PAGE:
I have four children, with the youngest two being twins, so, it’s been quite the juggle learning how to navigate airports, long and short-haul flights as a family of six.
Along the way, we’ve learned a thing or two about flying with twins, which is inevitably different than flying with singleton babies or toddlers.
Twin moms know the juggle is real, and flying with two little ones that need our every fibre is difficult.
Preparation and being organised are key.
My first few times flying with twins and two kids were disastrous as I forgot basic things, like double-checking flight times and turning up at the airport at the right time.
Twins are the ultimate distraction, so simple things like checking travel documents in advance and cross-checking with mom/dad or partner are so important!
That’s just a basic thing, but I know my fellow twin parents will know what I mean!
Despite, these trials and tribulations of travelling with four kids, the reward of exploring a new destination is very much worth it.
From a young age, we’ve been lucky enough to explore tens of countries with our kids, including the twins. My motto as a mom is to remove the walls, get outside, and explore as much as possible.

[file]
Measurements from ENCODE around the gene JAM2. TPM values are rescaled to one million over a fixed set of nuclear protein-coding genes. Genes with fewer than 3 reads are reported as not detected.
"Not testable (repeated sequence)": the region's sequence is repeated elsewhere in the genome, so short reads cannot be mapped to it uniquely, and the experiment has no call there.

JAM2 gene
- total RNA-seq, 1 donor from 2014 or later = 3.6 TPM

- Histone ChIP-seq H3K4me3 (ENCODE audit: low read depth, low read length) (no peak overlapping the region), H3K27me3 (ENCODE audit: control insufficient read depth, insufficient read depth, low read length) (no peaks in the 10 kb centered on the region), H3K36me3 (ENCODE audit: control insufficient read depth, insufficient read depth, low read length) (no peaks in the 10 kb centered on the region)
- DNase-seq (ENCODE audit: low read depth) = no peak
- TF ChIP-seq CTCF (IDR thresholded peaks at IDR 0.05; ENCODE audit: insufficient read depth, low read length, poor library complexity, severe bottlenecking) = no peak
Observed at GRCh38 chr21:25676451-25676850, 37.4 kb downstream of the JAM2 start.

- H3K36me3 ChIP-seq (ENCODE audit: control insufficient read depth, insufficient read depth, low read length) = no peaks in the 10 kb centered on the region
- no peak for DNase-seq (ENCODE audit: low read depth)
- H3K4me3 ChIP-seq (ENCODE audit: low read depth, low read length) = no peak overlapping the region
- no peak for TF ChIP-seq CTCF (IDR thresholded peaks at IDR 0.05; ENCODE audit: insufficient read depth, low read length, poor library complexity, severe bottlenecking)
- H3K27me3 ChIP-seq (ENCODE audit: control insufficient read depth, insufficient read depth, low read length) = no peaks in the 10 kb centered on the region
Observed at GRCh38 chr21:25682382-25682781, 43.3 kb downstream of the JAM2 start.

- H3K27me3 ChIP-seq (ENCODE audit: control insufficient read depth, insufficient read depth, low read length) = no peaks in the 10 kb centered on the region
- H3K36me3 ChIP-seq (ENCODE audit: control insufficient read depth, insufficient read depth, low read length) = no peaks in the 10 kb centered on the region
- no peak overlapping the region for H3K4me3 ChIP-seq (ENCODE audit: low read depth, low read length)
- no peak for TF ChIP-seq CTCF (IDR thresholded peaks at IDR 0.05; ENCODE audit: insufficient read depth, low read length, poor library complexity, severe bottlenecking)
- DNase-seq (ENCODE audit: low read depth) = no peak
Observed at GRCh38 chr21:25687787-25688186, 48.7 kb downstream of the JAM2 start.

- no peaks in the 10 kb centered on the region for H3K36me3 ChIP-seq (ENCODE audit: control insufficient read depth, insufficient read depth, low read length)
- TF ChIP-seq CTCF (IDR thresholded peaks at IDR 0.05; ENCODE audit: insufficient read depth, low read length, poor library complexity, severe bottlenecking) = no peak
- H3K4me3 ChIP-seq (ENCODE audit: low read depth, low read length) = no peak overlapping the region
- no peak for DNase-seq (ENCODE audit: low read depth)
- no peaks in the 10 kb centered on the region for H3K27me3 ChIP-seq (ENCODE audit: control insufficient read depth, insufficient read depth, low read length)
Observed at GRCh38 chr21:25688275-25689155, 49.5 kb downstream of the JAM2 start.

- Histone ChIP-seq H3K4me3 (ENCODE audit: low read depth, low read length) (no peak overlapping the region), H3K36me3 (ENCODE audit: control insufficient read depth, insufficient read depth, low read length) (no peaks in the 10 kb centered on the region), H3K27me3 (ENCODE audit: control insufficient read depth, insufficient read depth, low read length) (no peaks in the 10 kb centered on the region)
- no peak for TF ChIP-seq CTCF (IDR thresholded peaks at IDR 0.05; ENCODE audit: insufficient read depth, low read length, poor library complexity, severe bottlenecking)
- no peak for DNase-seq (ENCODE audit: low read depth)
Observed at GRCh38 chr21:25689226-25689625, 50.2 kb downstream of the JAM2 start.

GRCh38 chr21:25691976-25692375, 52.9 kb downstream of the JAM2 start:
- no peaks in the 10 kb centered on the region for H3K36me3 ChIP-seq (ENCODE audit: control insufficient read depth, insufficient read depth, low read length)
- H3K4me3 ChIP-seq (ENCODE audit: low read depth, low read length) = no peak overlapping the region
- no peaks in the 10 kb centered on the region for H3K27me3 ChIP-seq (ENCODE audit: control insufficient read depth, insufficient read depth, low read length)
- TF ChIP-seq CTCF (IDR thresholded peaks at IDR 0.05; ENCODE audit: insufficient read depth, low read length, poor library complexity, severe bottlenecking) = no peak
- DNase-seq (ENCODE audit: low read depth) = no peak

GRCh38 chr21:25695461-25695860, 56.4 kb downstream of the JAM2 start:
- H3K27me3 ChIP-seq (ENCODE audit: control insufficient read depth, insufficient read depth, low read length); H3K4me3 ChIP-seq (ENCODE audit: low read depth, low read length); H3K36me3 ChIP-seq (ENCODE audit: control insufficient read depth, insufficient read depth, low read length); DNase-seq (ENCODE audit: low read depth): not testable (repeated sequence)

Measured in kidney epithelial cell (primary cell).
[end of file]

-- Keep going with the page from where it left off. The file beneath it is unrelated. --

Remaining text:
Anyway, rest assured I have plenty of other helpful tips without pointing out the obvious. Read on to discover the ultimate guide to flying with twins.
Flying Twins Travel Tips
Plan Flights Ahead Of Time
Know The Rules Before Flying With Twins
When booking a flight with twins, especially infants or lap babies, it’s worth familiarising yourself with the airline rules and regulations.
There are certain rules around how many infants can be in a row, related to the number of oxygen masks.
For example, there are likely only four masks on a row of three bulkheads, whereas, on a central bulkhead seat with two bassinets, there will be 6. This may vary on different airlines, so it’s best to check beforehand.
Flying With Twins Alone
Similarly, if you plan on flying with twins alone, it’s really important to check ahead with the airline regarding their rules and regulations.
For most, single parents flying with twins will book an extra seat for those under two and install a car seat.
The other baby will be on their lap using a lap belt. However, some airline rules may stipulate each baby should be accompanied by an adult.
Bulk Head Seats With Twins
If you are flying with twins long haul, I highly recommend booking the bulkhead seats to access the bassinet attached to the bulkhead. Bassinets can accommodate babies up to a certain weight and height.
I have found that my son grew out of this very quickly, but his sister still fits in nicely, which is perfect for having a place to lay her down and have my hands free when flying with twins.